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FMS FEATURE ARTICLE...
June 13, 2003
"Rifleman" Composer Herschel Burke Gilbert Dead at 85
by Jon Burlingame
An active film composer in the late '40s and '50s, Gilbert was nominated for three Academy Awards in consecutive years: For his original score for The Thief (1952), his title tune for The Moon Is Blue (1953) and for his music direction on Carmen Jones (1954). It was Gilbert who gave later opera star Marilyn Horne her first professional job, singing the voice of Carmen. The Thief, a Ray Milland spy picture, relied heavily on Gilbert's music because the film had no dialogue.
He was a President of The Film Music Society in its earlier incarnation as The Society for the Preservation of Film Music from 1989 to 1992, and continued to serve on its Board of Directors until his death. He was among the most active and outspoken supporters of the Society's work in preserving film and TV music for future generations to hear and study, and was a 1998 recipient of the organization's Film Music Preservation Award.
Gilbert's biggest successes as a composer were in television. His association with producers Arthur Gardner, Jules Levy and Arnold Laven led to his music for the Chuck Connors family western The Rifleman (1958-63). In addition to his famous theme, he wrote a library of dramatic music for the series and recorded it in Munich.
Shortly thereafter, he became music director for Dick Powell's Four Star production company. While there, he wrote themes scores for such shows as Zane Grey Theater, The Dick Powell Show, The Detectives, The Westerner, The DuPont Show Starring June Allyson, The Rogues, The Gertrude Berg Show and others. His LP, Dick Powell Presents Themes from Four Star Television, was one of the first TV soundtrack albums to feature the actual music heard every week on the programs (as opposed to re-recordings, then commonplace in the industry).
One of his last assignments at Four Star resulted in another memorable television theme: Burke's Law (1963-66), with its breathy female voice and jazzy brass opening for the Rolls Royce-chauffeured police detective Amos Burke (played by Gene Barry).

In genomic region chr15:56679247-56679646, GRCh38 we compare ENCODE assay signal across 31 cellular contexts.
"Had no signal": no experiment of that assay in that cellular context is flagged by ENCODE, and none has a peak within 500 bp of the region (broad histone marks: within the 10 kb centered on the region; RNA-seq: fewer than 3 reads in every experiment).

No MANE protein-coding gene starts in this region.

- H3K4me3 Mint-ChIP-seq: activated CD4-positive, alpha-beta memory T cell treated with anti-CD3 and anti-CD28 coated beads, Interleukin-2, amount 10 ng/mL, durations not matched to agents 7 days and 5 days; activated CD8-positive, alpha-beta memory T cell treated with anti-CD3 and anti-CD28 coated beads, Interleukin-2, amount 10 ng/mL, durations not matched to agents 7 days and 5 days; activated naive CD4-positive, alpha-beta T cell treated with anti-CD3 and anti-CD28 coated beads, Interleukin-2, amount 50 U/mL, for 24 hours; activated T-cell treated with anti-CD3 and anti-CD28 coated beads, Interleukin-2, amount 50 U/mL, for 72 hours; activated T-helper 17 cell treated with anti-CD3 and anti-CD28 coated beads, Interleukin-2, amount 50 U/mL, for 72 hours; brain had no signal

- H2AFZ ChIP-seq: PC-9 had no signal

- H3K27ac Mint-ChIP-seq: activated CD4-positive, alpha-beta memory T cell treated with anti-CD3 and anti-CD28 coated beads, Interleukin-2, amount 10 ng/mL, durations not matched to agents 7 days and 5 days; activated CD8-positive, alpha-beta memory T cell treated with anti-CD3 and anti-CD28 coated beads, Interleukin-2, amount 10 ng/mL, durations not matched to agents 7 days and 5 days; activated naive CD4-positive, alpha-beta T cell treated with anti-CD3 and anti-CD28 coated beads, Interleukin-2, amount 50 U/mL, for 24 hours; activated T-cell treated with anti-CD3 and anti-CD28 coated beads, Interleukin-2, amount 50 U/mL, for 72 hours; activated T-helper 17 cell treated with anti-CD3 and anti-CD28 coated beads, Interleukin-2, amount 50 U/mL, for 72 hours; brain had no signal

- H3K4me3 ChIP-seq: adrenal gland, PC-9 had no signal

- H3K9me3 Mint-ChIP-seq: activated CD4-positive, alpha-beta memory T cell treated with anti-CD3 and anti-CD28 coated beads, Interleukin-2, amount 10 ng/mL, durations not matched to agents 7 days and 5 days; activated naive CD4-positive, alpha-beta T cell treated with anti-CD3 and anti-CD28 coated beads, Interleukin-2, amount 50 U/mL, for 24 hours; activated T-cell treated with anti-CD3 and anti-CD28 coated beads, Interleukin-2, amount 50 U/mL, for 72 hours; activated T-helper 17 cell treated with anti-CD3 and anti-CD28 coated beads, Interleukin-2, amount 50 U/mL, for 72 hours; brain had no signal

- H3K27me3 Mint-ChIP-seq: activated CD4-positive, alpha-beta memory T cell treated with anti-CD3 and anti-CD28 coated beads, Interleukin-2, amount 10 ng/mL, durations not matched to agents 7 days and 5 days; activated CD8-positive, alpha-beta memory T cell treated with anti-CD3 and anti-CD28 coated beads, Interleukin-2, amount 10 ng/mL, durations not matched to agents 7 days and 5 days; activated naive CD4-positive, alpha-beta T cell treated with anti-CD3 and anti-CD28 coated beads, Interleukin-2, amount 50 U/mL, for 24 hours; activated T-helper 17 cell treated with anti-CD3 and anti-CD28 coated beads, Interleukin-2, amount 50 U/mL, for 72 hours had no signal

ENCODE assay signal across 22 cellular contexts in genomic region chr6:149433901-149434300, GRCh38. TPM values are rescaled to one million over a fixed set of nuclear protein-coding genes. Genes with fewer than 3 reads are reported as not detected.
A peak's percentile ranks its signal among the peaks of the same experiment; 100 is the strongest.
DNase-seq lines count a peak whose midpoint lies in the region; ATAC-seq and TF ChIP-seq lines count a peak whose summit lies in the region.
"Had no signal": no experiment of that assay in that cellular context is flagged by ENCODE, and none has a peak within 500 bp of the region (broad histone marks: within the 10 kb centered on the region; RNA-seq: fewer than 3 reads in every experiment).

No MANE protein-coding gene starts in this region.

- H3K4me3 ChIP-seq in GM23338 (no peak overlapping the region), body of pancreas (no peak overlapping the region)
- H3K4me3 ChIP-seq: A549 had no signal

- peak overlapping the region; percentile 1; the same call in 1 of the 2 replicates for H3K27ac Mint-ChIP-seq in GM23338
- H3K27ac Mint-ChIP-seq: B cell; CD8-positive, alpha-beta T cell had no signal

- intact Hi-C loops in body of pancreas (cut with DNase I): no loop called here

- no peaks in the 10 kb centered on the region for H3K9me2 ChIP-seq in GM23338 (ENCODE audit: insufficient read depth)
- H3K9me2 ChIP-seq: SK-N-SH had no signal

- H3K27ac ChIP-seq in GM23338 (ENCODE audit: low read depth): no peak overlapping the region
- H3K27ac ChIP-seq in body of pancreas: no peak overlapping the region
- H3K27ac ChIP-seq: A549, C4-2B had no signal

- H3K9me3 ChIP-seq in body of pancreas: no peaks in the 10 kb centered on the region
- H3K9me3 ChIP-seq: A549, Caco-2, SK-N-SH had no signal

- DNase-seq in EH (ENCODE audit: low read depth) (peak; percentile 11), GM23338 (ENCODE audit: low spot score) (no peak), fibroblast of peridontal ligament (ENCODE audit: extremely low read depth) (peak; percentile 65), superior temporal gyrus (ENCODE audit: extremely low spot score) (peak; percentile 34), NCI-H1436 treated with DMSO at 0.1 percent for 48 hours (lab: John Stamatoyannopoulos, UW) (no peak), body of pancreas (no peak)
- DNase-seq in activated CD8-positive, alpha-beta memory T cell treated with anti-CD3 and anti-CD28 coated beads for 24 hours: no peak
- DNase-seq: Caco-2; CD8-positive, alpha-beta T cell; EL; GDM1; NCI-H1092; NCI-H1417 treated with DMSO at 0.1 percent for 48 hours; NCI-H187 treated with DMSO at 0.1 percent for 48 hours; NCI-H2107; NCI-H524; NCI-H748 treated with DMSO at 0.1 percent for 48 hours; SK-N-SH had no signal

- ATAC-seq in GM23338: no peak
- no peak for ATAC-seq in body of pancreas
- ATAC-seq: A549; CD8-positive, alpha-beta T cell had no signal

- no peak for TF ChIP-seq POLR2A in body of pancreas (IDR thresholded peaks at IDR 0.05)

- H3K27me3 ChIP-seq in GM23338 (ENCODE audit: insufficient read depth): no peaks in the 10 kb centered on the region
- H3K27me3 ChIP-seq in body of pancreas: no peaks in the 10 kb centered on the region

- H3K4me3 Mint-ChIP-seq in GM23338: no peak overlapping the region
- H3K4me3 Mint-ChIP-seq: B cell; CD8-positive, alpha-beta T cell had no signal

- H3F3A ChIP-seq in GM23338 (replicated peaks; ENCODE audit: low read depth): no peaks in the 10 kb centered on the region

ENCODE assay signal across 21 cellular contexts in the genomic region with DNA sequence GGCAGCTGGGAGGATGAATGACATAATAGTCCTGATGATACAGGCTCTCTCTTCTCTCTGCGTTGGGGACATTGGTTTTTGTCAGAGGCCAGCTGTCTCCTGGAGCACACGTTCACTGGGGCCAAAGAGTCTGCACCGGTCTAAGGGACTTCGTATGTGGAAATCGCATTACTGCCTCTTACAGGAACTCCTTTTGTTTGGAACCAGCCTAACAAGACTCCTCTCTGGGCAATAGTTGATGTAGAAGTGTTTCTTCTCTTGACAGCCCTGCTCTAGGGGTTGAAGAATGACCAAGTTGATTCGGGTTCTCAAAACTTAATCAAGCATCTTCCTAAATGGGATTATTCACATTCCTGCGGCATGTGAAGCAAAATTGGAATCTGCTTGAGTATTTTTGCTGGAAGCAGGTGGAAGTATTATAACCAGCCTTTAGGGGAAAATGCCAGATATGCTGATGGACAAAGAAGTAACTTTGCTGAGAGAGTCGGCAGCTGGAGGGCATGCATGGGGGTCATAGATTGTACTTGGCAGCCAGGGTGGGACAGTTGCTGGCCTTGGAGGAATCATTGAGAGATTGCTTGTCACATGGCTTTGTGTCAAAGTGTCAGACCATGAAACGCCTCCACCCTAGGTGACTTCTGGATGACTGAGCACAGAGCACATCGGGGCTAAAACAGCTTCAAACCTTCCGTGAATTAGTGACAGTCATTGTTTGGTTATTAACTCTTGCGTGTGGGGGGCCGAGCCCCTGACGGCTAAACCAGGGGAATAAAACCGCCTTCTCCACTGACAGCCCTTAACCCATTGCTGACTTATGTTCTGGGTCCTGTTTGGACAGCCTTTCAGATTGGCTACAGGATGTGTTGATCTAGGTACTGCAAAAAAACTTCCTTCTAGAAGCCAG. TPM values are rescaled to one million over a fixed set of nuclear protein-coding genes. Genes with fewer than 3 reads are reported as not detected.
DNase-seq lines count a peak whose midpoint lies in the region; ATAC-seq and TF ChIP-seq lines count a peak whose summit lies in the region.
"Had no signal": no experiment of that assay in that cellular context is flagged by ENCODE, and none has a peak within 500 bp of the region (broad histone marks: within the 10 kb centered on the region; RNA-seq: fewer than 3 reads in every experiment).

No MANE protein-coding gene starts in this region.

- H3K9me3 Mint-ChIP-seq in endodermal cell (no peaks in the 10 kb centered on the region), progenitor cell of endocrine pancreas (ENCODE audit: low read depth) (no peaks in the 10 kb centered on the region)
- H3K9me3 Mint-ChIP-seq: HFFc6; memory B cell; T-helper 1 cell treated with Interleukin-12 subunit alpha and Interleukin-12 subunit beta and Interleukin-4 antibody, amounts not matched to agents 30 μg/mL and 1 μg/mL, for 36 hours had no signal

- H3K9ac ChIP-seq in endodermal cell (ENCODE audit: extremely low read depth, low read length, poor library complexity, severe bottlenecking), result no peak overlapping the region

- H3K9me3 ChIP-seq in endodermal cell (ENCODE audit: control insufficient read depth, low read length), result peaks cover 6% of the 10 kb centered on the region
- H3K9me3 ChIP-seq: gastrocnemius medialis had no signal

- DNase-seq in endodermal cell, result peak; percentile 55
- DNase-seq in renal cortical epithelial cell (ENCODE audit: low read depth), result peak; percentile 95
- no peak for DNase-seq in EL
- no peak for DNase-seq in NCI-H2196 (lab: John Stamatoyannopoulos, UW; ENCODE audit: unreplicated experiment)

Equally famous among TV buffs is an entire series of uncredited cues that Gilbert composed for background-music libraries in the early 1950s. Dozens of Gilbert-penned and -published orchestral pieces, all recorded in Europe, became the underscore of dozens of '50s classics including The Adventures of Superman, Racket Squad, Topper, Sky King and Ramar of the Jungle. Some of this music was recently featured on the Superman CD released by Varese Sarabande.
Gilbert was born in 1918 in Milwaukee, Wisc., and began studying the violin at the age of 9. By the age of 15, he had formed his own dance band. He attended Milwaukee State Teachers College and studied for four years at New York's Juilliard School of Music in the early 1940s.
A two-year stint with the Harry James band, as both viola player and arranger, eventually took him to Hollywood. He arranged and orchestrated for several composers, including Dimitri Tiomkin on It's a Wonderful Life and Duel in the Sun (both 1946) and went on to compose the scores for some three dozen films throughout the '40s, '50s and '60s, including films by Don Siegel (Riot in Cell Block 11, 1954) and Fritz Lang (While the City Sleeps, 1956).
His other credits included The Jackie Robinson Story (1950), Comanche (1956), Slaughter on Tenth Avenue (1957) and Sam Whiskey (1969).
Gilbert joined Four Star in 1959, serving as executive music director and supervising the music of an estimated 1,500 TV shows over the next six years; two of the Dick Powell Shows he supervised were nominated for music Emmys.
In 1964, he became music director for CBS, supervising and sometimes composing the music for various shows including Gilligan's Island and Rawhide. He received the the Cowboy Hall of Fame's Western Heritage Award for "Damon's Road," a two-part episode of Rawhide that aired in 1964.
A few years ago, Gilbert estimated that his music was featured in all or part of 3,000 television episodes that aired throughout the 1950s and '60s.
Gilbert retired from TV work in 1966 to form his own record company, Laurel Records, which eventually produced more than 60 LPs and nearly 30 CDs, mostly of contemporary American chamber music. Laurel became one of the nation's premier classical labels, acclaimed for its eclectic repertoire choices including the recorded debuts of dozens of chamber works and outstanding engineering.
In recent years, Gilbert had devoted much of his time to industry organizations and civic activities. In addition to serving as vice president, and later president, of the Society for the Preservation of Film Music, he served as president of the Screen Composers Association and president of the American Society of Music Arrangers. He was a past governor of the Los Angeles chapter of the National Academy of Recording Arts and Sciences and formerly served as a music-branch executive committee member of the Academy of Motion Picture Arts & Sciences.
Survivors include his wife of 60 years, Trudy; four children and three grandchildren. A memorial service will be scheduled at a later date.
© 2003 Jon Burlingame
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